• What actually cat is? Is it command of the shell? What is the difference between cat, /bin/cat, ./cat?
  • Is writing a shell script the same as writing a program?
  • What is a pull request? What is it good for?
  • Prepare one complex scripting task named $sur.sh where $sur is 3 letter prefix of your surname without diacritics. Create a pull request to the asch/intro19. The file $sur.sh has to contain only assignment, not the solution.

On Class

  • Git is not for communication. Use e-mail.
  • Variables ($var), environment (env, $PATH) and exporting variables (export).
  • Finding what binary is executed by written command (whereis, which).
  • Control-flow in shell scripts (;, if, while, for, &&, ||, test, [], true, false).
  • Shell functions (func() { }).
  • Shell arguments ($1, $2, …).
  • ~/.bashrc, ~/.profile for setting up your shell.
  • Aliases (alias l='ls -l').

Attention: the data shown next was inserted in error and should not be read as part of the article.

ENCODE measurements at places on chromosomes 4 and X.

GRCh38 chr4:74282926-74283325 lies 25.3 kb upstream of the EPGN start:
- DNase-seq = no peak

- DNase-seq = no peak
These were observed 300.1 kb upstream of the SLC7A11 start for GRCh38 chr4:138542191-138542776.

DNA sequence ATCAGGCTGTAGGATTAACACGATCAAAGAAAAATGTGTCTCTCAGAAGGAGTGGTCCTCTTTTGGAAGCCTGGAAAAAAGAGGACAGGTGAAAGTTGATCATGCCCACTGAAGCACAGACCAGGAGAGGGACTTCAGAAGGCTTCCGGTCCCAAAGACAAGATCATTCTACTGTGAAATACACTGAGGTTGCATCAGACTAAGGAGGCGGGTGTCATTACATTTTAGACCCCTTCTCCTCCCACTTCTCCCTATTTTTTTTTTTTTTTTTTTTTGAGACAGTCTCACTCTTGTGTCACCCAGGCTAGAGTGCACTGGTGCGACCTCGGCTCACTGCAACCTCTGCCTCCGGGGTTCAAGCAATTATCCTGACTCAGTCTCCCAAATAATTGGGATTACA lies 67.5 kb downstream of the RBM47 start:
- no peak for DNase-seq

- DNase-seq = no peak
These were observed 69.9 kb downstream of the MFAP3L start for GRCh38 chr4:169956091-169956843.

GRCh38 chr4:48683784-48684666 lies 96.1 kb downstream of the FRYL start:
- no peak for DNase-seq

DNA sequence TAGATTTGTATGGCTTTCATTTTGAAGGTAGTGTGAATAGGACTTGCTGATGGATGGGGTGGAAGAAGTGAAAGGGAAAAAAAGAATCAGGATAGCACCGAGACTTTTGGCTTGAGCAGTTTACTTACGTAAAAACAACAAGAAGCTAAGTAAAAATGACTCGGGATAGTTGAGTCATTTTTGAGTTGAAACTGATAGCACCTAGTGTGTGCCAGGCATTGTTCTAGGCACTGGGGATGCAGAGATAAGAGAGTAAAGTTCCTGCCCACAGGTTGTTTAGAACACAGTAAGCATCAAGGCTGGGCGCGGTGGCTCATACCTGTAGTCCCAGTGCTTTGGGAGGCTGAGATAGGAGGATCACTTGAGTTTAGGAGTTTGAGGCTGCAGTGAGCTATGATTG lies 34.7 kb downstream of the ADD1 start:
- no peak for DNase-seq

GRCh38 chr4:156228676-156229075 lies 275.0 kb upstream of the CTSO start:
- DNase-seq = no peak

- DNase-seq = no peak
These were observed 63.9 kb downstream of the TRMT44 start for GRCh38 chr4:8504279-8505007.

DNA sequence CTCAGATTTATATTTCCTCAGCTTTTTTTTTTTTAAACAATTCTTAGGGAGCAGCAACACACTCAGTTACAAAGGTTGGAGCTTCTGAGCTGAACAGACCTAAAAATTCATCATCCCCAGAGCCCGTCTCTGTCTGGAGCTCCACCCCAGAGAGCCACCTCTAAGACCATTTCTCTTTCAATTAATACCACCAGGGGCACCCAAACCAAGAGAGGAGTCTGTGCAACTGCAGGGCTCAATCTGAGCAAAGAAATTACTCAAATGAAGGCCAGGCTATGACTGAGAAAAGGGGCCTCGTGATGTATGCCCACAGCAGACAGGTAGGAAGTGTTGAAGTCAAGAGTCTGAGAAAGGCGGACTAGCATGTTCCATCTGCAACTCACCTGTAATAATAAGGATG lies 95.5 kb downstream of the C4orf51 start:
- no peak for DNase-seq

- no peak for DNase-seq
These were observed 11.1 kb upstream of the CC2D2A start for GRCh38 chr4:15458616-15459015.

• Writing a shell script (#!/bin/sh), checking what shell we have (ls -l $(which sh), making it safe (set -euxo pipefail) and lint it (shellcheck). Line wrap (\). Line limit 80 chars.
  • See man bash for complete reference.
  • See man dash for much more simple reference without bash specific constructs. (Recommended!)

Scripting Tasks

  • [04/mega.sh] [5 points] Implement an executable script which implements all scripting tasks from second class. The script accepts one argument which is name of the scripting task and performs the operation required by the scripting task. For example mega.sh print.sh will do the same action as scripting task [02/print.sh] and mega.sh smallest.sh will do the same action as [02/smallest.sh from the second class and so on. This has to be just one script which means all code has to be inside this script.